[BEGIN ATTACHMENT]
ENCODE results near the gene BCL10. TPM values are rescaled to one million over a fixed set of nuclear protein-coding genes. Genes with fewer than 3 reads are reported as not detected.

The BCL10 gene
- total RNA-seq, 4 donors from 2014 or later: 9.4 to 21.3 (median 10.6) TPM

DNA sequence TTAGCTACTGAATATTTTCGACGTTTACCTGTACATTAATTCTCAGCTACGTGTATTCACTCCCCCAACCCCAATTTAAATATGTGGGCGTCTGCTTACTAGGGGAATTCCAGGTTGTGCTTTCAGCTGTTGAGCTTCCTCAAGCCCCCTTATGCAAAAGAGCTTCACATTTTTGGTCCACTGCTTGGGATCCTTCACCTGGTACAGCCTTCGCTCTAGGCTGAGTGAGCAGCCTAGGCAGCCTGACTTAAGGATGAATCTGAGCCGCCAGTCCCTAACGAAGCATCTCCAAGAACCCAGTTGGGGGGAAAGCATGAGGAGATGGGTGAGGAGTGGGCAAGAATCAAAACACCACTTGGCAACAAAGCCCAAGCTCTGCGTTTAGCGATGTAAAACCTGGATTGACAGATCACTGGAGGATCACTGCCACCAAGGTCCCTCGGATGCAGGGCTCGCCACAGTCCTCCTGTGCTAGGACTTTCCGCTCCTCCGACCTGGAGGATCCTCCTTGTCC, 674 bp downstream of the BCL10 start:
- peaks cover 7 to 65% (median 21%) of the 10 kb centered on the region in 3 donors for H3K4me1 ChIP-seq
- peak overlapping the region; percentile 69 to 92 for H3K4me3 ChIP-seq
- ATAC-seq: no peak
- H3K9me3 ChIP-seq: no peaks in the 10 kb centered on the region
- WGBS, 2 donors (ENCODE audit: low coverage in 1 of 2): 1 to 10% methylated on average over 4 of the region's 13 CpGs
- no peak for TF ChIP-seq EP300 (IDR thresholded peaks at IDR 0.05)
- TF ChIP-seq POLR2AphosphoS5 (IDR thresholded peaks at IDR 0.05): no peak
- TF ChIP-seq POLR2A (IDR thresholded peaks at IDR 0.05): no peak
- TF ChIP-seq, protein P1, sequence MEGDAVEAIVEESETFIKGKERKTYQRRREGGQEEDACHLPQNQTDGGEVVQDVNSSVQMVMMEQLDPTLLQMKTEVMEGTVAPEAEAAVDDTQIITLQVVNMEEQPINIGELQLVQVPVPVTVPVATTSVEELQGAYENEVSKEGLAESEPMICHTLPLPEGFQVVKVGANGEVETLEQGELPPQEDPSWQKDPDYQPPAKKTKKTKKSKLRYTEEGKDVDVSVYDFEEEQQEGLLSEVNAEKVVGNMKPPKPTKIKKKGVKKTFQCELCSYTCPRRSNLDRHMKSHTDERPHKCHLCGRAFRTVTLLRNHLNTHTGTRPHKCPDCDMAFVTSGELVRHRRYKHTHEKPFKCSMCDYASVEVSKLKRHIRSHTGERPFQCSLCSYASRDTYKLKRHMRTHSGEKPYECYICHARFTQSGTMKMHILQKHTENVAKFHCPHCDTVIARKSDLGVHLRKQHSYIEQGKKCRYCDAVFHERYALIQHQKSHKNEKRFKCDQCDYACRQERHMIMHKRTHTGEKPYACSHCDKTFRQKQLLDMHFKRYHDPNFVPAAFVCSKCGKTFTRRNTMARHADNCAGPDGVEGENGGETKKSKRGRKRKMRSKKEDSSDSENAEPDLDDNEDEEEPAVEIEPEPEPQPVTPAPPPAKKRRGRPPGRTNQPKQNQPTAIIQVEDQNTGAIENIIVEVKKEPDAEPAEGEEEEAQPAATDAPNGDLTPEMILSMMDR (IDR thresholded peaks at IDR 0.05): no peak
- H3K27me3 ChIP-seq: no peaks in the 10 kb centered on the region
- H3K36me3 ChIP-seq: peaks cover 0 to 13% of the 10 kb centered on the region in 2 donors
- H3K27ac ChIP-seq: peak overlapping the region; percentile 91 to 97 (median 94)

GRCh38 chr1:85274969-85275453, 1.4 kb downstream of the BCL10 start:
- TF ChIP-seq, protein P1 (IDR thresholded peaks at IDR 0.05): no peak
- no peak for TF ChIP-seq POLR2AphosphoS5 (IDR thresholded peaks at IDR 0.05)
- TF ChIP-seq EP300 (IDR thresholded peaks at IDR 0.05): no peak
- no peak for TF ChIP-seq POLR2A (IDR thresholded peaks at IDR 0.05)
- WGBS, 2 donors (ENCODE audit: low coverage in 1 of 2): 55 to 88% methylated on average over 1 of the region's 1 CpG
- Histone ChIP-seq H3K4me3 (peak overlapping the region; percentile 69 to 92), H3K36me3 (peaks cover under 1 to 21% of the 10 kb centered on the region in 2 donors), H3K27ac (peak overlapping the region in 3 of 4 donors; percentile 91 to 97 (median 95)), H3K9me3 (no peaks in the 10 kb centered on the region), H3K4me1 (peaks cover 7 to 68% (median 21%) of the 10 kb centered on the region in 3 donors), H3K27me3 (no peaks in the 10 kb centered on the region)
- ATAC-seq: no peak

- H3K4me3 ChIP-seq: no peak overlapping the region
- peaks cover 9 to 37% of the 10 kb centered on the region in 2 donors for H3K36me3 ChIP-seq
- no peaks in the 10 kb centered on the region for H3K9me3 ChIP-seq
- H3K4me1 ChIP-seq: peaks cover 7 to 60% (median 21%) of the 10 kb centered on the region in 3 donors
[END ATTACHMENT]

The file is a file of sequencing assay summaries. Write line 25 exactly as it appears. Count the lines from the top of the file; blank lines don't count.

- H3K4me3 ChIP-seq: no peak overlapping the region